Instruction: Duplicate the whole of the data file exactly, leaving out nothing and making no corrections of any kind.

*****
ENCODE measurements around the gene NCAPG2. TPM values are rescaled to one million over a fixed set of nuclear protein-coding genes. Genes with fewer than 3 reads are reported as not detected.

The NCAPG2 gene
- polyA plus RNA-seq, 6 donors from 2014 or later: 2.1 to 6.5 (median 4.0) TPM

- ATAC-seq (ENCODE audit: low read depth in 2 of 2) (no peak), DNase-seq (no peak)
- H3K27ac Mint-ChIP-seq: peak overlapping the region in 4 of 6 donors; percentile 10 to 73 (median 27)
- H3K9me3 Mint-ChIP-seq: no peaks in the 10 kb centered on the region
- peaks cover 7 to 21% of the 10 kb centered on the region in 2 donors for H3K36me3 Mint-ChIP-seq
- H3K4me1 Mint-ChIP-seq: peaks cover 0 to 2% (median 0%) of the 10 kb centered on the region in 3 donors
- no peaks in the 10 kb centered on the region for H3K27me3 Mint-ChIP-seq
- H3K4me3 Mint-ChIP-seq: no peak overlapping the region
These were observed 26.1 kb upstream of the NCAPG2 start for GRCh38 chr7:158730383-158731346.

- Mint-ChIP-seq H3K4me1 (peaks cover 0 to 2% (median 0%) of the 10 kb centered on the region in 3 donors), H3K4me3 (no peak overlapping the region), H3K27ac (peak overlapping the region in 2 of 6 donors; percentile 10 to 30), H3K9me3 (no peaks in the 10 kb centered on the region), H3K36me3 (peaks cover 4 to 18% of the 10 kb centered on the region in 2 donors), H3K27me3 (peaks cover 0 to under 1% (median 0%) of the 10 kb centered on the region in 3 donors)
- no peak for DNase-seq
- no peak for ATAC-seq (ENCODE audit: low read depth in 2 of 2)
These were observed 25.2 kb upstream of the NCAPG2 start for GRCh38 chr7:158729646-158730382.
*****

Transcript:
ENCODE measurements around the gene NCAPG2. TPM values are rescaled to one million over a fixed set of nuclear protein-coding genes. Genes with fewer than 3 reads are reported as not detected.

The NCAPG2 gene
- polyA plus RNA-seq, 6 donors from 2014 or later: 2.1 to 6.5 (median 4.0) TPM

- ATAC-seq (ENCODE audit: low read depth in 2 of 2) (no peak), DNase-seq (no peak)
- H3K27ac Mint-ChIP-seq: peak overlapping the region in 4 of 6 donors; percentile 10 to 73 (median 27)
- H3K9me3 Mint-ChIP-seq: no peaks in the 10 kb centered on the region
- peaks cover 7 to 21% of the 10 kb centered on the region in 2 donors for H3K36me3 Mint-ChIP-seq
- H3K4me1 Mint-ChIP-seq: peaks cover 0 to 2% (median 0%) of the 10 kb centered on the region in 3 donors
- no peaks in the 10 kb centered on the region for H3K27me3 Mint-ChIP-seq
- H3K4me3 Mint-ChIP-seq: no peak overlapping the region
These were observed 26.1 kb upstream of the NCAPG2 start for GRCh38 chr7:158730383-158731346.

- Mint-ChIP-seq H3K4me1 (peaks cover 0 to 2% (median 0%) of the 10 kb centered on the region in 3 donors), H3K4me3 (no peak overlapping the region), H3K27ac (peak overlapping the region in 2 of 6 donors; percentile 10 to 30), H3K9me3 (no peaks in the 10 kb centered on the region), H3K36me3 (peaks cover 4 to 18% of the 10 kb centered on the region in 2 donors), H3K27me3 (peaks cover 0 to under 1% (median 0%) of the 10 kb centered on the region in 3 donors)
- no peak for DNase-seq
- no peak for ATAC-seq (ENCODE audit: low read depth in 2 of 2)
These were observed 25.2 kb upstream of the NCAPG2 start for GRCh38 chr7:158729646-158730382.